Little Arms

My family and I moved to Nashville so I can attend Divinity School and our son can grow up surrounded by music, progressive community and a church we love. My husband is also starting a new career after seven years of intense preparation. We are all glad to be here and at least one of us is also a little freaked out. “Will you be scared to go to your school?” my three-year-old asks, wondering if his own apprehension is okay to feel. “Yes,” I tell him, “because it matters a lot to me.” What I don’t say is that this will also be the first time my sweet son is going to pre-school every day and I will miss him. I fear losing our connection.

During the long hours of my husband’s training, I complained often about the resulting days of solo parenting. At times I felt desperate for a small break from lone responsibility for the all of the immediate needs of a small human being – entertaining, calming, teaching, feeding, protecting, bathing, changing, consoling and negotiating. There were bedtimes where I prayed for Divine intervention to help me through the last 30 minutes. There were regret and amends-making for losing my patience with my strong-willed boy.

Then I’d lifTandEsnugglingt up him up for our last hugs of the day, he would nestle his arms between us and rest his head on my shoulder, and I would be grateful for all of the two-of-us time. I get to experience feeling intertwined with his soul.

One morning after a wrenching pre-school drop-off with my son’s teacher hurrying me along and my child begging for one more hug, I went to yoga instead of my part-time job. My head and heart were torn in opposite directions “Should I have snatched him back and run out of the school? … They tell me he’s ok…. Am I failing him?… No, he loves being with friends…. A good mother would work during nap and at night instead of putting him in daycare.”

In the middle of class my teacher Meaghan told a Hindu tale of two sons:

One day Shiva and Parvati look out the window at their mango tree and see the most beautiful mango. They can’t decide to which of their two sons, Skanda or Ganesha, to give the mango. So they decide to have a contest: the fastest to race around the world will receive the fruit.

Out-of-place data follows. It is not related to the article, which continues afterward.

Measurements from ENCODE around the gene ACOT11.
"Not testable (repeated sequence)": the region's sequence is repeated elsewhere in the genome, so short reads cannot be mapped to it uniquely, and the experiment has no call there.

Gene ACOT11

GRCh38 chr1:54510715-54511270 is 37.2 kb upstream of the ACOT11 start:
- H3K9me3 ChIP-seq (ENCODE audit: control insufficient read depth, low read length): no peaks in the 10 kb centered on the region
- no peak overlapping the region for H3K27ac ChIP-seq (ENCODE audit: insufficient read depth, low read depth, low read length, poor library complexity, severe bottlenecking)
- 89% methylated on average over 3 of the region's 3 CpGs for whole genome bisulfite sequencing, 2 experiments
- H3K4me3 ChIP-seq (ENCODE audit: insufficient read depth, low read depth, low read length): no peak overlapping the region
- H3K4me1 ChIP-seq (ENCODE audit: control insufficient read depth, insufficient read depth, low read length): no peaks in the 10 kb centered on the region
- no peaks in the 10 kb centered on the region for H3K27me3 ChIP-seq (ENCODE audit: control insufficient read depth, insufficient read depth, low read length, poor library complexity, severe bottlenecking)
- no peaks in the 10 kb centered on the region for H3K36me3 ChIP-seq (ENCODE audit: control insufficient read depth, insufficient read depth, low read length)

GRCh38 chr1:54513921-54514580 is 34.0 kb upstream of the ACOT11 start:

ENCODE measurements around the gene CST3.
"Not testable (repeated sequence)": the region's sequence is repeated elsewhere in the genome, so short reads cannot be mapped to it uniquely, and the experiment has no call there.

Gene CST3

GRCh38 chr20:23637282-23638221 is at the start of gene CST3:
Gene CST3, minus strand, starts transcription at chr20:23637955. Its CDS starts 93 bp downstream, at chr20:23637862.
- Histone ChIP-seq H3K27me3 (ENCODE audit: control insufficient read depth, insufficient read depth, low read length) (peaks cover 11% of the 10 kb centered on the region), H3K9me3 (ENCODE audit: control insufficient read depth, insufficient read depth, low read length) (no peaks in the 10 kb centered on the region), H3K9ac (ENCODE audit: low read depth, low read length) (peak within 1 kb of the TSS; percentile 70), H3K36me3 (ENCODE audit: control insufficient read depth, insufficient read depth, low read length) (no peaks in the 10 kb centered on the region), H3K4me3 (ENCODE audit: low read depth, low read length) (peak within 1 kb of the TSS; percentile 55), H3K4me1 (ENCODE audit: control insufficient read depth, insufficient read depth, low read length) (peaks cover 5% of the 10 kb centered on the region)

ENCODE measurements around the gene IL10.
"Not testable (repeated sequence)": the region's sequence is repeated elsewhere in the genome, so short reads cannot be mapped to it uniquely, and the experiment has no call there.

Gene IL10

Skanda immediately takes off on his peacock around the world, while Ganesha sits down in meditation, perplexing his parents. Skanda returns ready to receive the mango. Ganesha arises from his meditation, circles his parents and says, “You are my world,” which earns him the mango.

I realized then that I am my son’s world – he is supposed to not want me to leave. My heart is supposed to ache when he aches. Being someone’s world, and doing it well, is a mighty purpose to fulfill. I fear that my stumbling and outright mistakes at parenting will scar him. I think, “if I only drink less caffeine, meditate more, do yoga but not be gone too much, stay by his side but not hover, keep him safe without filling him with fear, build a strong marriage, breathe, laugh, let go, hold him close” – maybe he will have a chance at a happy life and a strong sense of self.

I have now moved 1000 miles away from the hug of my own mother which, fortunately, is imprinted on my heart and my nervous system. As my son’s world opens further at his “Nashville preschool” (as he calls it), I pray that he will feel my love even when he is away from me. I recently met several Divinity School classmates for the first time and while listening to them talk about meaningful things – conversation I have long craved – I knew I had made the right choice to go back to school. After a couple of hours though, I drove home yearning to be with my husband and my child, who are my world.

I have been re-reading Marion Zimmer Bradley’s The Mists of Avalon for an infusion of the Great Mother before I dive into Christianity (and Eastern religions) in school. As a woman wanting to feel my real Self, and a wife and mother wanting to accept my imperfection, I pray often that I may be held in Loving-Kindness, as Tara Brach suggests in Radical Acceptance. While meditating recently on what feels like this more feminine aspect of God, Jesus showed up and said, “Let me change form.”

Ok, yes, I will.

Be my mothering, dear Jesus, comfort my son and inspire his joy when we are apart. Hold me like my own mother would when my heart is torn. Show up on occasion as the Great Mother, please. I need Her and you.


3 Responses to “Little Arms”

  1. Anne Ryan Says:

    It’s truly amazing to hear from you. Congratulations on your “new” journey. Please stay in touch…it has been a while. Take loving care. Anne Ryan, Charlotte, NC (we know each other from Womankind/St. James/Richmond, VA:)

  2. Aimee Says:

    Beautifully written
    Miss you

  3. Courtney Says:

    I absolutely cherish every word of this!!! You are speaking to my struggles and beliefs as a mama. Love you.

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